I’ll start with the lesser of the evils.

  1. It not-so-subtly implies that doulas are untrained in general, from the tone of the phrasing and the specific terminology and phrasing chosen. Choosing your words carefully — especially in such a sensitive field as caregiving, birthkeeping, death support — is so very very important. Think about if you were a nervous first-time pregnant person, trying to decide if you wanted to hire something called a “Doula” — whatever that is. Then you see that the definition contains the phrase “without formal…training”. Would that make you feel very confident? Hmm, probably not.
    Birthcare workers may not have had “formal training” by modern, Western, patriarchal medical standards as of the era when this particular definition was written, but that’s not even true anymore. Thanks to credentialism culture, and certification standards born from DONA (Doulas of North America; we’ll get to them later), almost all “Doulas” actually are “trained” and “certified”!
  2. This definition is highly gendered and gender-essentialist. By insisting that all persons involved identify as “women”, and especially that the birthing person must also be a cis-gendered woman, this definition is inherently discriminatory against all transgender and intersex birthing people.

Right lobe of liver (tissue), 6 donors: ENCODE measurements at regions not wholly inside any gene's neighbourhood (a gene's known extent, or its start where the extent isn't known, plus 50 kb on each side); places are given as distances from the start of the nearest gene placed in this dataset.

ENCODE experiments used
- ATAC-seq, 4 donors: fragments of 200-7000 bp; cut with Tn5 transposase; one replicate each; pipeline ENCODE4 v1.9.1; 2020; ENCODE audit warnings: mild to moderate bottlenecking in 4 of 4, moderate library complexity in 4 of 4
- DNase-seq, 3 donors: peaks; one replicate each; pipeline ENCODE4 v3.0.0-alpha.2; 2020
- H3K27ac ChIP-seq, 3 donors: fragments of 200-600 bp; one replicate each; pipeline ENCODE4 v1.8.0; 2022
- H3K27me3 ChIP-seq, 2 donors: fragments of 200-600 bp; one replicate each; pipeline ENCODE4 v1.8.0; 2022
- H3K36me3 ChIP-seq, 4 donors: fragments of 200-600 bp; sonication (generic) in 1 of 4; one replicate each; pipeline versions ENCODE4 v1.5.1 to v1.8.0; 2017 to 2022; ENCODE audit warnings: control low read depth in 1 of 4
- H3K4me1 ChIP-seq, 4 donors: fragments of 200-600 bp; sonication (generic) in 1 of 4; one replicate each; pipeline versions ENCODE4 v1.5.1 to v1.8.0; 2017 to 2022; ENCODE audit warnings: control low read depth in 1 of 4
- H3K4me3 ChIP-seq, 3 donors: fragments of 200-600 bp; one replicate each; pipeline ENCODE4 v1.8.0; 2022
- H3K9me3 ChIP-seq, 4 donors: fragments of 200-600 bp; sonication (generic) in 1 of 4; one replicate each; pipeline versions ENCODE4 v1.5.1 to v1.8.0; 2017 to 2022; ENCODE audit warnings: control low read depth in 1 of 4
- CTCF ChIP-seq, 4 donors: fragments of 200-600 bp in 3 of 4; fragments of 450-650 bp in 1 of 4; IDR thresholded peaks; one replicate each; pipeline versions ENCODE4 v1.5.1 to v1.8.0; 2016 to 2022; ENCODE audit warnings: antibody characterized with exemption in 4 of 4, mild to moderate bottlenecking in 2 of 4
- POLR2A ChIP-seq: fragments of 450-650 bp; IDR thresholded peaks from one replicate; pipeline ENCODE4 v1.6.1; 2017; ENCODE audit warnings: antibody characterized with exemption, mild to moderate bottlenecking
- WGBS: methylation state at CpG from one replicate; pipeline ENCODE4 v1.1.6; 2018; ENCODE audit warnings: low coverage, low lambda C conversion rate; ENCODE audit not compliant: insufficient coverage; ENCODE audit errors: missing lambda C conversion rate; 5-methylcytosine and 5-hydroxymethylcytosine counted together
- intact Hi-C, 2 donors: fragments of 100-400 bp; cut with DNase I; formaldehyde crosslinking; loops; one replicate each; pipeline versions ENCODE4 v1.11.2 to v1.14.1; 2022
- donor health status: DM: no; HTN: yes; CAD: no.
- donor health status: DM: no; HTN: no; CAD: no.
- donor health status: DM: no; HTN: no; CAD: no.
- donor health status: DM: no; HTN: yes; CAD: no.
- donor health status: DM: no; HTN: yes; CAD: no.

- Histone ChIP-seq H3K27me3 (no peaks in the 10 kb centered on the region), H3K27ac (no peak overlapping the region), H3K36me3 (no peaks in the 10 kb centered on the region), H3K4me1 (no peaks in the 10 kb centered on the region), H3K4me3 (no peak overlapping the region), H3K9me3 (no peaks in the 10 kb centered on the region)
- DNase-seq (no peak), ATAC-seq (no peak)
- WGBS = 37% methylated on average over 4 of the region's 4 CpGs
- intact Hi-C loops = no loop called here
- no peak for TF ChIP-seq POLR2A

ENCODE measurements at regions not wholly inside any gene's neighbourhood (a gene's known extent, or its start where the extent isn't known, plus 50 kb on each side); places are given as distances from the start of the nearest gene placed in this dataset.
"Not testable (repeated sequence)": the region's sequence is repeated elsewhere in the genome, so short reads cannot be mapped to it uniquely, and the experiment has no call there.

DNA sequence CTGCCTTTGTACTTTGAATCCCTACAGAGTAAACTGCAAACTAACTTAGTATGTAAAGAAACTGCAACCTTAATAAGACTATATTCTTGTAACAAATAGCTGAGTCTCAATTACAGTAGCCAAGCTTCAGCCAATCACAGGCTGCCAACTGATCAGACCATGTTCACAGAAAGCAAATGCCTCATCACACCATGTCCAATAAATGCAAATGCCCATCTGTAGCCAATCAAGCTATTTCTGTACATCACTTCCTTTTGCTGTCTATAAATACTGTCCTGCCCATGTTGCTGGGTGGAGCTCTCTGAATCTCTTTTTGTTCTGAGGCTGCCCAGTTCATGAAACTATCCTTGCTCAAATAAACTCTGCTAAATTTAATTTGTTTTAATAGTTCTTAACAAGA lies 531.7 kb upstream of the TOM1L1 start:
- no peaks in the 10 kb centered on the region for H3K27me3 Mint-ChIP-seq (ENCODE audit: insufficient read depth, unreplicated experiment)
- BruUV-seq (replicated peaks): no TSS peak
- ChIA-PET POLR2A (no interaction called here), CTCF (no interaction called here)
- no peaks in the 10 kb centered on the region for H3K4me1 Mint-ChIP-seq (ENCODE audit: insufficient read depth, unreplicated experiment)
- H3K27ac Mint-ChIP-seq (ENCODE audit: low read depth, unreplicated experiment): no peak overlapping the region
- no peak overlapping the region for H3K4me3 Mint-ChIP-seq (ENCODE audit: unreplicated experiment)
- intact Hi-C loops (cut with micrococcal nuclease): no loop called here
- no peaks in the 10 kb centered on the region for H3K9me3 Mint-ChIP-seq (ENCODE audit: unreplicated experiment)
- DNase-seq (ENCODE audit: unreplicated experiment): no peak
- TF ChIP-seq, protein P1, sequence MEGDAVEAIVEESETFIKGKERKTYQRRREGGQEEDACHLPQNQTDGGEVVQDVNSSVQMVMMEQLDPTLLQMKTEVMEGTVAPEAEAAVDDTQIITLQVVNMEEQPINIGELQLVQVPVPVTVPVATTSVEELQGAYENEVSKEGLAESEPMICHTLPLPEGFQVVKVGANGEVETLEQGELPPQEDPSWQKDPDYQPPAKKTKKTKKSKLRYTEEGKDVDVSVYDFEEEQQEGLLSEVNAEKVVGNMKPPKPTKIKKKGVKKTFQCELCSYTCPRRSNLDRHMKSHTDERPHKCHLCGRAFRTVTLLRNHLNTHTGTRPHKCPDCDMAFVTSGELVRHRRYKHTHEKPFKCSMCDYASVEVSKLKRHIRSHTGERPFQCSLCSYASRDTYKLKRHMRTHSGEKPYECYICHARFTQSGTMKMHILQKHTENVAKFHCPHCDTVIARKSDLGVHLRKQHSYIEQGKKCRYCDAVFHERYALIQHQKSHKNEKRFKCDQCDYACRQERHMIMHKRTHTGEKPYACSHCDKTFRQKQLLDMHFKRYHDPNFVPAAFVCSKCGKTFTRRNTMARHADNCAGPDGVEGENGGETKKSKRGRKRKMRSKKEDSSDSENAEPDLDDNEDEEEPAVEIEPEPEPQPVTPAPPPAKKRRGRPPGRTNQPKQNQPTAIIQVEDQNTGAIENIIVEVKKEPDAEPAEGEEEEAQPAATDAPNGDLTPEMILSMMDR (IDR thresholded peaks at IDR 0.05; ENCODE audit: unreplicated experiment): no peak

3. The term is inherently alienating and exclusionary against people who identify as men, trans-masc, masculine, and/or nonbinary who may want to enter into the profession.

The undercurrent of the various archaic forms of gendered gatekeeping among modern professional terms is entirely worthy of criticism in the year 2023. Gendered terms like actress, heiress, hostess, seamstress, especially words like millionairess, murderess, and adventuress were not gendered titles to begin with! (How utterly silly and demeaning are those words!) But it was deemed necessary to put women in their own little sub-categorical labels. It was deemed necessary to keep “the sexes” separate …. “but equal”, right? Given this issue, the above-mentioned definition of the word “doula” is no exception to the rule of gendered professional terms — which is an outdated, misogynistic, and ridiculous rule that needs to be put to sleep.

But even knowing that there is a “male” version of the word, “doulos”, does not help at all. In fact, “doulos” has nothing whatsoever to do with supportive care, birthkeeping, and other similar occupations.

Learning about “doulos” leads to learning about the real origins of “doula” — origins which far precede the western co-opting and coinage of the 1970s, and which shed light on still more problematic aspects…

Newborn feet being held by an adults hands.